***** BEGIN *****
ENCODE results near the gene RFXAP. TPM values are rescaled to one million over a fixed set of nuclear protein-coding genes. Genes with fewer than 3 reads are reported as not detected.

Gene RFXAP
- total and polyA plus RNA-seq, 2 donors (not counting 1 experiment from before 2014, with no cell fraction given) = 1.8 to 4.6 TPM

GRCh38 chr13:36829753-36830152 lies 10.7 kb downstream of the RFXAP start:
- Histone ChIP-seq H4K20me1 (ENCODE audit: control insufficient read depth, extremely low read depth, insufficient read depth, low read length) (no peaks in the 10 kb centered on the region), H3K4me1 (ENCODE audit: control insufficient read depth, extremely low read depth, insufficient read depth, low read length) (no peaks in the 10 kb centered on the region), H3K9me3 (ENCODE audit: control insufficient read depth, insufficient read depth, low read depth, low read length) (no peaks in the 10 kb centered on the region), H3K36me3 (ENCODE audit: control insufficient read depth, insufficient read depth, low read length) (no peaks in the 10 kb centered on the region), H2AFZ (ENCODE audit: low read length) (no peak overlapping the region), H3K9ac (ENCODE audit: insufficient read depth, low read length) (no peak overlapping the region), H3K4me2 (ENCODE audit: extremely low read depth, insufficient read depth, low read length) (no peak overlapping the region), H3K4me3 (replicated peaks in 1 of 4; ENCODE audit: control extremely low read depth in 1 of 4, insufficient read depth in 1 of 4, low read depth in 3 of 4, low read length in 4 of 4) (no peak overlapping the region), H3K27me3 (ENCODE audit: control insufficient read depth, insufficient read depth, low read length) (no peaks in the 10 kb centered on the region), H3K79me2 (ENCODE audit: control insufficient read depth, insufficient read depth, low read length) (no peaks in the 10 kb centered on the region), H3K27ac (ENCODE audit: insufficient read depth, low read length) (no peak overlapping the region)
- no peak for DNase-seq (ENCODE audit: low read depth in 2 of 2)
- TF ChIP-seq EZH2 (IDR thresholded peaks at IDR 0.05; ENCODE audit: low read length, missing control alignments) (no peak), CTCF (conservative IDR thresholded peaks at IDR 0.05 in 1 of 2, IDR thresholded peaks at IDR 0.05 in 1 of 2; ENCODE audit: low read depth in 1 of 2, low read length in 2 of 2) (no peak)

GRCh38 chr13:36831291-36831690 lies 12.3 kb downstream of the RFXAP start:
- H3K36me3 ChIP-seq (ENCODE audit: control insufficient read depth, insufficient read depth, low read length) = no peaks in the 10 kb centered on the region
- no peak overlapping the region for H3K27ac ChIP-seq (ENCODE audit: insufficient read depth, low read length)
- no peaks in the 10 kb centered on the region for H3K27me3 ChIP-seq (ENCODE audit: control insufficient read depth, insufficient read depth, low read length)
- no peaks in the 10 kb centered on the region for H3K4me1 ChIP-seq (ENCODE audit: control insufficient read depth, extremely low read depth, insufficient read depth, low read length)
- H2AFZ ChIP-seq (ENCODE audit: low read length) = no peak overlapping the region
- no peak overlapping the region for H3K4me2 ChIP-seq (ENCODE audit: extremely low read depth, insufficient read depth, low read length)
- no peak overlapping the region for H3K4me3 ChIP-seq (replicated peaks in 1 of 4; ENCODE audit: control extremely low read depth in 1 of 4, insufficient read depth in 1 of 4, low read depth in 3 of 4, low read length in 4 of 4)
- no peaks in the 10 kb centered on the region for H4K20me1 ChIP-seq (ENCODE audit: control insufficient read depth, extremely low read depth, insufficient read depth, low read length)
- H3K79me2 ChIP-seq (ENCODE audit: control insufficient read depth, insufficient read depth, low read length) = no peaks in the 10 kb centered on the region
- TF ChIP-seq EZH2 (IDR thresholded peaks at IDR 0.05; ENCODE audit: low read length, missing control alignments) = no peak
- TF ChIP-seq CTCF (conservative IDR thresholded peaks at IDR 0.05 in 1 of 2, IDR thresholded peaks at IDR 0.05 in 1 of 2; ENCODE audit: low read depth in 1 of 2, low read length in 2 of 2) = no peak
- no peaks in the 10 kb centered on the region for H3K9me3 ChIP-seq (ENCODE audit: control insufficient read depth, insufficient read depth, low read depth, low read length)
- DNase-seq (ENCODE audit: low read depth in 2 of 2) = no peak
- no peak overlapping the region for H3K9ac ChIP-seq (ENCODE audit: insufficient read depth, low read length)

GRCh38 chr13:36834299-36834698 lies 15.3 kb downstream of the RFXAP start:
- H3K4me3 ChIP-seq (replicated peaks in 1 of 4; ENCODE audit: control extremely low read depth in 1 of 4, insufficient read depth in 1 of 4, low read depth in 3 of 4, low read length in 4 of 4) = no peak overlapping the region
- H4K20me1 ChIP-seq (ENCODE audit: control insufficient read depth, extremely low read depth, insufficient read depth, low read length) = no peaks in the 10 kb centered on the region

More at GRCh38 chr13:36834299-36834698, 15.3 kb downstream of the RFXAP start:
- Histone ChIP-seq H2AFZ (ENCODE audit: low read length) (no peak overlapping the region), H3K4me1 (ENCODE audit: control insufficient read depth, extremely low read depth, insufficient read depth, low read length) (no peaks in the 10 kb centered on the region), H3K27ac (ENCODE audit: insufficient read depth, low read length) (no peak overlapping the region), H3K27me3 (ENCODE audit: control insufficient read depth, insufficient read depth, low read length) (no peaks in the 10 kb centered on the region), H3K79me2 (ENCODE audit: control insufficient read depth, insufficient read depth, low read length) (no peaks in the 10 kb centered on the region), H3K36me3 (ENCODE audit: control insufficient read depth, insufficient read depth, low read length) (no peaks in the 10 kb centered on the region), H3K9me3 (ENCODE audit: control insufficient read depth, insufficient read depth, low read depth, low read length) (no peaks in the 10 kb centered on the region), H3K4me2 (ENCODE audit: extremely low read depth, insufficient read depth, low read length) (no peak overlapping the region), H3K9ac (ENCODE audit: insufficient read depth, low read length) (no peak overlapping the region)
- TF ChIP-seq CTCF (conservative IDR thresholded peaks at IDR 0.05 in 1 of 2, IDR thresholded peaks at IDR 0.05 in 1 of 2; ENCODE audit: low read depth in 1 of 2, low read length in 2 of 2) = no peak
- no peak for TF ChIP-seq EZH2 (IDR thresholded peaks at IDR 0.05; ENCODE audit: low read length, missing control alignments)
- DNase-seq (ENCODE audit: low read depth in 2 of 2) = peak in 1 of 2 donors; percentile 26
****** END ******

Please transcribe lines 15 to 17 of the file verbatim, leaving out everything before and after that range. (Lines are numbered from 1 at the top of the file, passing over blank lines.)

- no peak overlapping the region for H3K4me3 ChIP-seq (replicated peaks in 1 of 4; ENCODE audit: control extremely low read depth in 1 of 4, insufficient read depth in 1 of 4, low read depth in 3 of 4, low read length in 4 of 4)
- no peaks in the 10 kb centered on the region for H4K20me1 ChIP-seq (ENCODE audit: control insufficient read depth, extremely low read depth, insufficient read depth, low read length)
- H3K79me2 ChIP-seq (ENCODE audit: control insufficient read depth, insufficient read depth, low read length) = no peaks in the 10 kb centered on the region